“CARPE DIEM” – SIEZE THE DAY – Part 1
From its ancient philosophical interpretation to the modern Mindfulness interpretation, what does “seize the day” mean to you? I was truly blessed to have had a conversation with an elderly friend about how he copes with his illness. He has a terminal illness and expects significant cognitive decline over the next few months and years to come.
He said he had his good days and his bad days – and on his bad days, he had good moments and bad moments. He said he just grabs hold of the good moments and squeezes every bit of worth he can possibly get out of them. When he said this, I felt myself physically shudder with admiration of this man’s wisdom.
Carpe diem, a phrase that comes from the Roman poet Horace, and when loosely translated it means “Seize the day” or “Enjoy yourself while you have the chance”. What wonderful wisdom from the past.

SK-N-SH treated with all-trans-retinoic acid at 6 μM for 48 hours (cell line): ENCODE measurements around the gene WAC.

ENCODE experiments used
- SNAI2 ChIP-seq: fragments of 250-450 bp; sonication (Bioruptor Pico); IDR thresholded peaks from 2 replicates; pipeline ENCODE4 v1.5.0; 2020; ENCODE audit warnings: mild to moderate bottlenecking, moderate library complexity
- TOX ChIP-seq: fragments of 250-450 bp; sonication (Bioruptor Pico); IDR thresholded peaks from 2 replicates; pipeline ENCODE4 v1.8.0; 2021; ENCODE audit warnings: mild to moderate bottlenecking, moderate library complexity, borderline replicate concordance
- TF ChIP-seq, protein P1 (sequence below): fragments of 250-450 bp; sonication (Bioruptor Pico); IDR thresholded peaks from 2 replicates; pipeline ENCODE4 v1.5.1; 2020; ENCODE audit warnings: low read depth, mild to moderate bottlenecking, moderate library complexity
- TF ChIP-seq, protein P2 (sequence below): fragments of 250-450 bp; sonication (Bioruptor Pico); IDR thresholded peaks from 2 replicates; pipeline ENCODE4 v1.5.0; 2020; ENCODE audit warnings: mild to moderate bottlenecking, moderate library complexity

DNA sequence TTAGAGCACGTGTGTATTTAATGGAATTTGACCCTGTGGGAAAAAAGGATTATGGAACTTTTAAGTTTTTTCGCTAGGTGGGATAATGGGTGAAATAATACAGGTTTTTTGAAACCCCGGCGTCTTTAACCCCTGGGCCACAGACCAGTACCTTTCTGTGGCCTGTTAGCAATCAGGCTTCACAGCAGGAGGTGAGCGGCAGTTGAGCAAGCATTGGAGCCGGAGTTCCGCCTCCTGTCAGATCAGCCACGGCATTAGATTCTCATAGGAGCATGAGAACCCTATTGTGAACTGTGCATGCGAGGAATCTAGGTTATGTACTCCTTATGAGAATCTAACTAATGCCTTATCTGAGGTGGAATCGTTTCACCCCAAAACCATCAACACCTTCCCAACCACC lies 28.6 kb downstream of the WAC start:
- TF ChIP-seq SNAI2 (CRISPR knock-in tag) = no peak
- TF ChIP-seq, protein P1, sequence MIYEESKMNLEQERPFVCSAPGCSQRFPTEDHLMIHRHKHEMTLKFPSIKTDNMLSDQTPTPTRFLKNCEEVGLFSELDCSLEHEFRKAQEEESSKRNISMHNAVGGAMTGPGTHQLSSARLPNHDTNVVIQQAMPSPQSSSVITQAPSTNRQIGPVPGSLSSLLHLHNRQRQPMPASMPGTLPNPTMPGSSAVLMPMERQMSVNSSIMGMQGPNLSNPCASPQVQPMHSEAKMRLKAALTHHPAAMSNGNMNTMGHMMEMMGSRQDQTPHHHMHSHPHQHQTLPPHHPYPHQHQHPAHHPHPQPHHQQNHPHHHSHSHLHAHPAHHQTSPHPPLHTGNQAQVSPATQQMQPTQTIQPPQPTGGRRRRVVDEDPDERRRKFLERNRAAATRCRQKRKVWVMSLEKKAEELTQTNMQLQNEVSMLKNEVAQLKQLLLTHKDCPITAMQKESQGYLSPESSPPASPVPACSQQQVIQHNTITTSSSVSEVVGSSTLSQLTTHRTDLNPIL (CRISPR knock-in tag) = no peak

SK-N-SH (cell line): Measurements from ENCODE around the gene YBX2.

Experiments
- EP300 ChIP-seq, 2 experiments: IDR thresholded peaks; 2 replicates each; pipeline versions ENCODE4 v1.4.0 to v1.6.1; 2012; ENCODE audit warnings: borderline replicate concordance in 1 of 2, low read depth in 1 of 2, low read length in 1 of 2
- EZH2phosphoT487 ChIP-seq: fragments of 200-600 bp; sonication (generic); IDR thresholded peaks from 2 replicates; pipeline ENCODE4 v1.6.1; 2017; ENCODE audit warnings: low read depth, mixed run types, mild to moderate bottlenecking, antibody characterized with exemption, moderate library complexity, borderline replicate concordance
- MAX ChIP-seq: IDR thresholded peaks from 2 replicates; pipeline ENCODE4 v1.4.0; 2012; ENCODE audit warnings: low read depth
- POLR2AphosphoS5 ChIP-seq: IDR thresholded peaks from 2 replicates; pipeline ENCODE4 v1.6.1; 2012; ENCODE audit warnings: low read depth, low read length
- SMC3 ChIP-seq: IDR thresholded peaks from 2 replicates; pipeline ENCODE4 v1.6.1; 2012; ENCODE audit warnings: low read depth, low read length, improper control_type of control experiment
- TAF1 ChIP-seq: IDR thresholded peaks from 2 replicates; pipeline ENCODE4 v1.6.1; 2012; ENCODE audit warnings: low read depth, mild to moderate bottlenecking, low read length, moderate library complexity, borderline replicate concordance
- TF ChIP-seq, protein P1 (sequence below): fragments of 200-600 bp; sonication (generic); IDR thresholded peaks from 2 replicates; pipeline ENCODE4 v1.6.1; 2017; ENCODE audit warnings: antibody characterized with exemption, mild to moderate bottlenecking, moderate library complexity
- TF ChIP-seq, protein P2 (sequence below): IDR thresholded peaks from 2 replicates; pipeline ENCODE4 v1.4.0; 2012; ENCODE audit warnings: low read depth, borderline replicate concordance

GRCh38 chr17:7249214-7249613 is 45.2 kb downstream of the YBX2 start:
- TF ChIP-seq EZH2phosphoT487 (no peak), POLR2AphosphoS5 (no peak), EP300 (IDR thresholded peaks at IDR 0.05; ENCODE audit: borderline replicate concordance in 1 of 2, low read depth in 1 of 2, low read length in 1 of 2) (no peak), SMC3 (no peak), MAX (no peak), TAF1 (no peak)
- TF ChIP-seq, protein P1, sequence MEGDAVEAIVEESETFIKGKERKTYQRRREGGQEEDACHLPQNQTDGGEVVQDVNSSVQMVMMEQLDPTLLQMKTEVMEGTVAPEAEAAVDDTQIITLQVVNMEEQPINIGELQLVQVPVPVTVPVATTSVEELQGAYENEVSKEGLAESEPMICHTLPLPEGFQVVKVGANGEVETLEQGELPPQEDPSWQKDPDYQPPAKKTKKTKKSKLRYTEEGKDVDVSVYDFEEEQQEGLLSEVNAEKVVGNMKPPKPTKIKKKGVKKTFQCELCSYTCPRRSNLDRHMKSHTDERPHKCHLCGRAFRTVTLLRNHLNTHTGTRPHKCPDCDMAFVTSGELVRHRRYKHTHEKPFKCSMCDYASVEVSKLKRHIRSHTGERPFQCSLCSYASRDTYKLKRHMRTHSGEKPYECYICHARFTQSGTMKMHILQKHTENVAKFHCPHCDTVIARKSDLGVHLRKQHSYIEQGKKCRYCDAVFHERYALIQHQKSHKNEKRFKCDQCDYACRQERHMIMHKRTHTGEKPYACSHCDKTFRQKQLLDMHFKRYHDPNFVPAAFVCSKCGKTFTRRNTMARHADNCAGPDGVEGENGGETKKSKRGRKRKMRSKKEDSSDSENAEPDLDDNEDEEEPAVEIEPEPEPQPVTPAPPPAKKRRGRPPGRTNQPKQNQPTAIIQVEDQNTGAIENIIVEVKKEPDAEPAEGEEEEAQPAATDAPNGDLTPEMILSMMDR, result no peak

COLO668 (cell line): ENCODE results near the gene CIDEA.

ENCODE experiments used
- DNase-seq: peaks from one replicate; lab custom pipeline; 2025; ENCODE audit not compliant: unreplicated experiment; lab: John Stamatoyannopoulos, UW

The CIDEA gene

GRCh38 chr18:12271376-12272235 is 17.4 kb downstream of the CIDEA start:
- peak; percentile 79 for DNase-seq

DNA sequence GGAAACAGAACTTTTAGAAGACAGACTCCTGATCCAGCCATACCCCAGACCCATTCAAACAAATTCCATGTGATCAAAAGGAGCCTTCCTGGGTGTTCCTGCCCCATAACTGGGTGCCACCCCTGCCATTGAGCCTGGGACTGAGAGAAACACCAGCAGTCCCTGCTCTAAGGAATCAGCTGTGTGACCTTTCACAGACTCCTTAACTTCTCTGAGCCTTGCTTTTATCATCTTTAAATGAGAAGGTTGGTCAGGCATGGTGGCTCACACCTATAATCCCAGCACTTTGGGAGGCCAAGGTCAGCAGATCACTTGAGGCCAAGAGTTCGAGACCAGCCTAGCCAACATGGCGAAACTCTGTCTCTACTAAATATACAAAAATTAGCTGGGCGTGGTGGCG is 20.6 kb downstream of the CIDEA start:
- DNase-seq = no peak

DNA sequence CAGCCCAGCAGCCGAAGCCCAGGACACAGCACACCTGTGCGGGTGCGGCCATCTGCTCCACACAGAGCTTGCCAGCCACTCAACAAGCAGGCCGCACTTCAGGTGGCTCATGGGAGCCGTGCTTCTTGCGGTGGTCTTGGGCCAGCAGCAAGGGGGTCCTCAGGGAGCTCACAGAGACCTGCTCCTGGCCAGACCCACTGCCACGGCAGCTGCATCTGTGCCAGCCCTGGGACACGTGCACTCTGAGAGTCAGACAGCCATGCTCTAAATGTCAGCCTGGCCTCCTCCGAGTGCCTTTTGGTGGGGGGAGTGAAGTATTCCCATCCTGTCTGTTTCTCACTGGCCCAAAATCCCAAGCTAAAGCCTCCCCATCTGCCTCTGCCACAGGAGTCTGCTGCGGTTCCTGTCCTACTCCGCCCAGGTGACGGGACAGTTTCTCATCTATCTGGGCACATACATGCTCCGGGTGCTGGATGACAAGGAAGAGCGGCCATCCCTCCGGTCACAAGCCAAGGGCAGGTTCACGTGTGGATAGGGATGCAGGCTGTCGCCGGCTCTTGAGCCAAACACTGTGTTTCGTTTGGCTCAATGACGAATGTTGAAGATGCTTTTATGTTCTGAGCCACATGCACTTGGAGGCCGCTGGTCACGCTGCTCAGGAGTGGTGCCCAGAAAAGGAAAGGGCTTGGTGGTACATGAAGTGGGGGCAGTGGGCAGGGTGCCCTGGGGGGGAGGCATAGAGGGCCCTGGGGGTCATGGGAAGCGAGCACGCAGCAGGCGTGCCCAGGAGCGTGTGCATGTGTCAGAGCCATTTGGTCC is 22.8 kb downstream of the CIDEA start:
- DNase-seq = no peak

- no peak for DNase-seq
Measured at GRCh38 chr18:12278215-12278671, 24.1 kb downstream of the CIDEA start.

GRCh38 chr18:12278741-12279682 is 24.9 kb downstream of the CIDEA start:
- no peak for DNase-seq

Similarly, modern interpretations of this concept can be found in Mindfulness. Put simply, Mindfulness means maintaining a moment-by-moment awareness of our thoughts, feelings, bodily sensations, and surrounding environment, without judgement or criticism. Although Mindfulness has it’s roots in Buddhist meditation, modern Mindfulness is commonly used as part of everyday psychological practice. Today we have the science that suggests that practicing Mindfulness can help us manage anxiety, depression, stress and many other conditions. Very few people escape my office without learning the basics of Mindfulness.
When we are not mindful, we speak without thinking, we are judgmental about ourselves and others and we allow our emotions to get out of control. We worry about and regret the past. We feel the victim of circumstances, events, and others through self-judgement and criticism. On the other hand, when we are Mindful, our thoughts tune into what we’re sensing in the present moment rather than getting stuck in the problems of our past the past or predicting doom in our future. (sourced from Greater Good Magazine and Huffpost)
Deb Kahler – Psychologist